Whole Tomato Software

United Kingdom
18840 Posts

Posted - Aug 12 2014 :  2:28:05 PM  Show Profile  Reply with Quote
Ah, OK, that's me getting confused. You will definitely have the bug fix I was thinking of, for a very large number of files in the history directory then. It would still be interesting to know if turning off:

VA Options -> Performance -> Enable Auto Recovery

has any effect, but I am no longer confident this will help. But I am not sure why you see such a slow down when editing... how much RAM have you allocated to the VM where you see this problem, with VA 2043?

As for changing to an older compiler, you loose the optimisations in the newer compiler, you loose support for any new language features added in the new compiler, etc. Going backwards is sometimes just not realistic without a lot of work.

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foxmuldr
Tomato Guru

USA
393 Posts

Posted - Aug 12 2014 :  9:45:33 PM  Show Profile  Reply with Quote
It's a compiler switch. You can try it and see if it works without changing anything. :-) If it doesn't ... then set it back. Most of the optimizations you'd lose are exceedingly trivial on code where things are cued off user input.

I'm reminded of that scene in Star Trek Voyager's "Pathfinder" episode where Lt. Barclay is trying to explain to Admiral Paris and Commander Harkins about his idea, but is being cut off before being given a chance. He says, "What do we have to lose by trying?" He was later proven correct, but he resorted to inappropriate behavior in the process.

In any event, I appreciate your help. I have gained a lot of knowledge about how to write a tool like VAX from my years of using it. I pray I'll be able to incorporate many of the same abilities into my IDE (James 4:15).

Edited by - foxmuldr on Aug 13 2014 06:44:55 AM
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feline
Whole Tomato Software

United Kingdom
18840 Posts

Posted - Aug 13 2014 :  5:07:23 PM  Show Profile  Reply with Quote
You are not even doing most of your editing under Windows 2000, and you are the only person who has reported using Windows 2000 for the last few years. Unfortunately this is simply not a useful use of resources.

If a single one off build was produced, this would only go out of date as soon as the next build was produced, returning us to this conversation all over again. The alternative is to add Windows 2000 to the list of supported OS's, so it would need to be considered, and tested, for every release. That is not a single, one off job, but an ongoing commitment.

Different OS's have different behaviours, and OS specific bugs do happen, so adding support for another OS is not "free". I am not trying to be deliberately difficult, even if it seems like it, I am simply trying to be realistic about available resources. This thread is actually about your performance problems with the current version of VA, under a newer OS, which sounds like a better problem to focus on and try to fix.

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foxmuldr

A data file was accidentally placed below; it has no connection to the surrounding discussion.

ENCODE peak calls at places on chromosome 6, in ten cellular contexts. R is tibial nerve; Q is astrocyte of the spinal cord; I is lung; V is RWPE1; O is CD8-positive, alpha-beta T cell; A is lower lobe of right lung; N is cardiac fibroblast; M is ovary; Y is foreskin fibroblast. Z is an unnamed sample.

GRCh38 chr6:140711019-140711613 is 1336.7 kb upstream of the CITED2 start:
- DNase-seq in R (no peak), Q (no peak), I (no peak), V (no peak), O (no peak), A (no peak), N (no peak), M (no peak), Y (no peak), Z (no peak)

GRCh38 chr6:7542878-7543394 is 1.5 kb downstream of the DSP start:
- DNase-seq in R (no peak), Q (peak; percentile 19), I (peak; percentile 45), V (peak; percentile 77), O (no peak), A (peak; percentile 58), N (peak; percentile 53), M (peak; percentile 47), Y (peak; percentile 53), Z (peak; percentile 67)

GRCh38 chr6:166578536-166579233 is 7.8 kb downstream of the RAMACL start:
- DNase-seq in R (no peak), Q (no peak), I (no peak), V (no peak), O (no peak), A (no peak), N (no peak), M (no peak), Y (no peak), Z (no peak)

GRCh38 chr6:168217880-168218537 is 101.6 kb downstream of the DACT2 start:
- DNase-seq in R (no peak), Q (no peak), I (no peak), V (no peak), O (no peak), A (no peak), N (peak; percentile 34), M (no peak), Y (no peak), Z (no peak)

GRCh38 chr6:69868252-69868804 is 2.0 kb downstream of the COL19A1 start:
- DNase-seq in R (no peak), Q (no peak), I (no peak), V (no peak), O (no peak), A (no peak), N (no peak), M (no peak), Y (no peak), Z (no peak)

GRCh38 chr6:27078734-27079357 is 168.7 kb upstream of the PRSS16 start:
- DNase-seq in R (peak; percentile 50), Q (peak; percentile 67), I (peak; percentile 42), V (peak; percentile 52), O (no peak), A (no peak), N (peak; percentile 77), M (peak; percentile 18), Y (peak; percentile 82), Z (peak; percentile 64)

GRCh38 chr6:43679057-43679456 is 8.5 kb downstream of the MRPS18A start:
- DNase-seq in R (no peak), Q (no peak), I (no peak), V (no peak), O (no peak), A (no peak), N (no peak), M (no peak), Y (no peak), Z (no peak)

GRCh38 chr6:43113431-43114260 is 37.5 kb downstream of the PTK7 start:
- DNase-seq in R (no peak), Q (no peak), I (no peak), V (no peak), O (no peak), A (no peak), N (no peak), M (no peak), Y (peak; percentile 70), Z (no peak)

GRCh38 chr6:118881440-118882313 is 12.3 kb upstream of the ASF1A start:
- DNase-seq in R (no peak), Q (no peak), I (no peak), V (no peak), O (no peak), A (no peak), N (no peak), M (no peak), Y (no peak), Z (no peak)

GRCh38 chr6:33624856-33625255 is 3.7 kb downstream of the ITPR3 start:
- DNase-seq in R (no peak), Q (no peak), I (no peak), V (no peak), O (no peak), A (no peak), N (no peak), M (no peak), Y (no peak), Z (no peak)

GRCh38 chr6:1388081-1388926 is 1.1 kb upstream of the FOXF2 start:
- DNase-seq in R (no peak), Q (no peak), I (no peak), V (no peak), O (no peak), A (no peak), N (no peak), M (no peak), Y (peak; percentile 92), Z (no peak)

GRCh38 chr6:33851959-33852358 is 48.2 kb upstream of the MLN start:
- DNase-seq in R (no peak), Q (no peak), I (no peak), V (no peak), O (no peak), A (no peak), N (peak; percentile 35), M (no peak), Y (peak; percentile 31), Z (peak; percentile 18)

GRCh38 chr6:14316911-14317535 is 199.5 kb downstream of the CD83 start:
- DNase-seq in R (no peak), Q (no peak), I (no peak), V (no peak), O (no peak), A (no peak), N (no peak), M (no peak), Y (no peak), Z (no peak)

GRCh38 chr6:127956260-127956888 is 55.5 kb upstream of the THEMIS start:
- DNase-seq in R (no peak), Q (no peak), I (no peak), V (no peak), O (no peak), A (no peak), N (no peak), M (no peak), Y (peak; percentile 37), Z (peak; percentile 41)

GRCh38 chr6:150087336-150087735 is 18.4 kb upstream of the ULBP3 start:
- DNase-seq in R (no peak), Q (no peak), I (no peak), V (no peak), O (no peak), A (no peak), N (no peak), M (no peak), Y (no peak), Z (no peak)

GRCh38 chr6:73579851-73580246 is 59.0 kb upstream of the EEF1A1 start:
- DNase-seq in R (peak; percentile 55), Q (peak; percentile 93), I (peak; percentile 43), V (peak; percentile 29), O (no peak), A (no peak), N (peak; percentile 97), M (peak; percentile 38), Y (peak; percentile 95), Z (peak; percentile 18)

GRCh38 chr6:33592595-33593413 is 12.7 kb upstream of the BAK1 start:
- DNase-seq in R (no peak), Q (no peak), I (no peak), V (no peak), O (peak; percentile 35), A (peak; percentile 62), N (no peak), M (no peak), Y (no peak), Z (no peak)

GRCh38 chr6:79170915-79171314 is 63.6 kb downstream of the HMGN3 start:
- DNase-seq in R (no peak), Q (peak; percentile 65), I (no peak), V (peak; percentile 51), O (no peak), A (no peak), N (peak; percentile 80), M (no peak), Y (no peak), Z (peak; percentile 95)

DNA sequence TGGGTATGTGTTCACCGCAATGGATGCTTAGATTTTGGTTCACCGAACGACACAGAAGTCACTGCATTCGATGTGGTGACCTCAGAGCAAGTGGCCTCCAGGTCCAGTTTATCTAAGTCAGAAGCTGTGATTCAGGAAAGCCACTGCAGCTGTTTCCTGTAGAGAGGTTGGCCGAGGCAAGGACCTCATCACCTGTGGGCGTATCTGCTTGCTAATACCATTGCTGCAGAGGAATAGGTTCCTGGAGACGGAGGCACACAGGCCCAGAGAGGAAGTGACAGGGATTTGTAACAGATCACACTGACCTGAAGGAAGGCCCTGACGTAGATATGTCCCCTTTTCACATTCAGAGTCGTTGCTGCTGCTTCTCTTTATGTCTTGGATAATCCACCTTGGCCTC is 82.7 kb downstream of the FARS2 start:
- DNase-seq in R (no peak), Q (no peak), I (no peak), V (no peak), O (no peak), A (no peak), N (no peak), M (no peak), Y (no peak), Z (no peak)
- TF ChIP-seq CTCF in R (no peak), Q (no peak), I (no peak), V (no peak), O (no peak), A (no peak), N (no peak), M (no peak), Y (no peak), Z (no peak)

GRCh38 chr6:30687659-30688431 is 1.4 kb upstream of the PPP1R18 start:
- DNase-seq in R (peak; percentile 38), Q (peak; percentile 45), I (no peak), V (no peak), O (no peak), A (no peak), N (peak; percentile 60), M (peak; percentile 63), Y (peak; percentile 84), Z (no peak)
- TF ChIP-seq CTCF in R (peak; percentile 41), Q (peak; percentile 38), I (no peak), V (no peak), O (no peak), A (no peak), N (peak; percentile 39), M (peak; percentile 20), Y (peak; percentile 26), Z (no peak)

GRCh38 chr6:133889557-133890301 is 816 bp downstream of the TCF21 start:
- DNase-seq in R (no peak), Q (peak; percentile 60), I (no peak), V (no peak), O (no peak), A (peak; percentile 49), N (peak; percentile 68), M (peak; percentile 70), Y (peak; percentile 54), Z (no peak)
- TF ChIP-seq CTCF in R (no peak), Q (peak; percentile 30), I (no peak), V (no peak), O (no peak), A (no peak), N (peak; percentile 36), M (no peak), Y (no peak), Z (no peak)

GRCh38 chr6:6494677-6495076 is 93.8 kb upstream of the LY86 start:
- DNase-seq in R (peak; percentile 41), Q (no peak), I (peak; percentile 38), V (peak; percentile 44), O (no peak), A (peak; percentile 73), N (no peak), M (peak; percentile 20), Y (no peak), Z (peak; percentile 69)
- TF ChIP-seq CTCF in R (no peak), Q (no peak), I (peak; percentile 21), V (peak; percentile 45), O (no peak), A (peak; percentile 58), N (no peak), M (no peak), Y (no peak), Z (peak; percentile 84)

Tomato Guru

USA
393 Posts

Posted - Aug 18 2014 :  11:30:42 AM  Show Profile  Reply with Quote
I was not suggesting a one-off build, but rather a reversion to the prior toolset which, if it worked, would automatically provide Win2K support without any changes. The losses you gain in optimization with the newer toolset are, in my opinion, trivial compared to the ability to have your product work with Win2K. But, that's my opinion.

I have continued to see the slowdown during heavy development. It gets slower and slower and slower until I close the solution, or exit VS, and then re-open the solution. I believe it has to do with maintaining larger and larger undo buffers, but I can't be sure. Does VAX traverse some kind of linked list to find some of its data? If so, you might consider storing both the first and last pointers and being able to then immediately jump to the end.

Is there anything else I should try?
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feline
Whole Tomato Software

United Kingdom
18840 Posts

Posted - Aug 18 2014 :  12:55:39 PM  Show Profile  Reply with Quote
If I understand correctly you want official, ongoing support of Win2k, which will mean testing all new builds against Win2k plus investigating and fixing any Win2k specific bugs that come up. Can you see that this is a significant, ongoing commitment, and all for just one user, who is not even using Win2k as their primary working environment?

Returning to the slow down, this is your Server 2003 virtual machine? How much RAM and hard drive has been allocated to this machine? How much free space do you have on the hard drive?

Your solution is tiny. Approximately how long does it take for this slow down to show up? 2 hours? 2 weeks? 2 months? What sort of up time are we looking at in the IDE? Are you suspending the virtual machine between editing sessions? I am wondering if this is an OS or resource problem, since unless you have a massive up time, the undo buffer makes very little sense. If that was the case we should be getting reports from all over about this, but we are not.